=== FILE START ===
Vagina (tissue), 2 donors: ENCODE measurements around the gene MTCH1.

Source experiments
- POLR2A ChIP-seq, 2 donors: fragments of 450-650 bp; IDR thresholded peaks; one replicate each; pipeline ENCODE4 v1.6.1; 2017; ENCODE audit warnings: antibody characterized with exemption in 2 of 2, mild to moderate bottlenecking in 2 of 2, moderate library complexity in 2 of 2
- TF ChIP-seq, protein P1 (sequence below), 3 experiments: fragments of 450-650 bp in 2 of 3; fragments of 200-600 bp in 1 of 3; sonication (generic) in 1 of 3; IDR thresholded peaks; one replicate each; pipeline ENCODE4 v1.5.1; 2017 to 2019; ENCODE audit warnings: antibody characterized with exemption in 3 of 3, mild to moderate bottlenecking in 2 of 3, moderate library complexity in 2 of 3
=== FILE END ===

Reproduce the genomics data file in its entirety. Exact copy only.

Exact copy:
Vagina (tissue), 2 donors: ENCODE measurements around the gene MTCH1.

Source experiments
- POLR2A ChIP-seq, 2 donors: fragments of 450-650 bp; IDR thresholded peaks; one replicate each; pipeline ENCODE4 v1.6.1; 2017; ENCODE audit warnings: antibody characterized with exemption in 2 of 2, mild to moderate bottlenecking in 2 of 2, moderate library complexity in 2 of 2
- TF ChIP-seq, protein P1 (sequence below), 3 experiments: fragments of 450-650 bp in 2 of 3; fragments of 200-600 bp in 1 of 3; sonication (generic) in 1 of 3; IDR thresholded peaks; one replicate each; pipeline ENCODE4 v1.5.1; 2017 to 2019; ENCODE audit warnings: antibody characterized with exemption in 3 of 3, mild to moderate bottlenecking in 2 of 3, moderate library complexity in 2 of 3